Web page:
Currently, the Pledge is supported by over 110 countries, and the number is growing. Notable absentees include Australia, China, India and Russia, as well as 8 EU Member States. Although China has not signed the GMP, it committed to developing “a comprehensive and ambitious National Action Plan on methane” based on the US-China Joint Glasgow Declaration. Both countries agreed to convene a meeting to enhance measurement and reduce methane emissions in the first half of 2022.
Another somewhat unexpected declaration supporting improved methane data accuracy and elimination of venting and flaring came from the Gas Exporting Countries Forum. The group comprises 18 major gas exporters, including countries that haven’t signed Global Methane Pledge yet: Algeria, Egypt, Iran, Qatar, Russia and Venezuela.
What does it change? What does it mean?
Methane is short-lived but potent GHG; in the short-term perspective, it is over 80 times more potent than CO2. Hence, reducing methane emissions is one of the quickest and easiest ways to slow the rate of global warming. Methane abatement is low-hanging fruit because a significant part of emissions, particularly those arising during production and use of fossil fuels (coal, oil and gas), could be mitigated cost-effectively. The Global Methane Pledge may trigger more action in other emitting sources, including agriculture and waste, where our understanding of emission sources and available mitigation technologies is much more limited.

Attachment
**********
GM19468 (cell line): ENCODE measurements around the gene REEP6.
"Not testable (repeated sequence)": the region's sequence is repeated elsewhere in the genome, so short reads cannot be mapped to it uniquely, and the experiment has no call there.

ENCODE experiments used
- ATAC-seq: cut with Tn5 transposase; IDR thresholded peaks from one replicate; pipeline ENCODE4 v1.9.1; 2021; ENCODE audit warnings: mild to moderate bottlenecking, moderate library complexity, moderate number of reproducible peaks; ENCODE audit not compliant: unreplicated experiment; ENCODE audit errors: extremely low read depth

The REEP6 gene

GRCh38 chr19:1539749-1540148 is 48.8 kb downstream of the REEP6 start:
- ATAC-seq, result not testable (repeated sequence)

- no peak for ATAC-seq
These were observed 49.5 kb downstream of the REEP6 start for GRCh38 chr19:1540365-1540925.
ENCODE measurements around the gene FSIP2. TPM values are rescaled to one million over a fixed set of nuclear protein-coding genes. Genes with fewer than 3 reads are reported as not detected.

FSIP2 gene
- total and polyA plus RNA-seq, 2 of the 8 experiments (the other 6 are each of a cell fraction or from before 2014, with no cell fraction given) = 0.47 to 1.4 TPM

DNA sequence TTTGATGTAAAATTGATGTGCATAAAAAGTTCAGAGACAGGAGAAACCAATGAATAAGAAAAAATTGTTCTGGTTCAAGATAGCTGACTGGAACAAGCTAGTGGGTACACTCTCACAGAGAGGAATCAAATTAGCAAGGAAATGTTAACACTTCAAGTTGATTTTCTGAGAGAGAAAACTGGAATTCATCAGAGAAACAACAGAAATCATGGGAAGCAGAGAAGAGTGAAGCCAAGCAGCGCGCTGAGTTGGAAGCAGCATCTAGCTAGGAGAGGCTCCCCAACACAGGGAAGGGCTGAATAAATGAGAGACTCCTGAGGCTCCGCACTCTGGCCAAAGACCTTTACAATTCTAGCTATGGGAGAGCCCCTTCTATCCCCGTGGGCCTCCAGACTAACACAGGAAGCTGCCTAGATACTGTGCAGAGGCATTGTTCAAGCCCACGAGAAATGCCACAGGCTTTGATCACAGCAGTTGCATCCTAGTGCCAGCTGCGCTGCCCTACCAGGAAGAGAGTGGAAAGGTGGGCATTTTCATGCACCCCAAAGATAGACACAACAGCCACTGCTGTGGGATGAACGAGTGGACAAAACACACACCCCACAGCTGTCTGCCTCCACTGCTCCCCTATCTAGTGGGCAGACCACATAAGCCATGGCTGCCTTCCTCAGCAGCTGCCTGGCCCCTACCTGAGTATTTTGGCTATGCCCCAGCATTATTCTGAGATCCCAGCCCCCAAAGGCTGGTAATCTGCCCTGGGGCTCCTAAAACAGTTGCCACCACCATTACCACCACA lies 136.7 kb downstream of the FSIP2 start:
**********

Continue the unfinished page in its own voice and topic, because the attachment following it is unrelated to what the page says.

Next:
The COP26 decision, including a reference to coal phase down and higher awareness of coal-related methane emissions, could potentially accelerate the coal phase-out. It also poses a challenge to the oil and gas industry – if the companies cannot cut methane emissions from their operations, the other way to decrease those emissions would be reducing fossil fuels consumption. Hence, the GHG reduction strategies of the oil and gas companies will be under increasing scrutiny. Declarations on methane emissions coming from importing and exporting countries outweigh the potential role of gas in the energy transition. It helps to focus political attention and regulations on reducing methane emissions along the entire supply chain.
Accelerating the global action on methane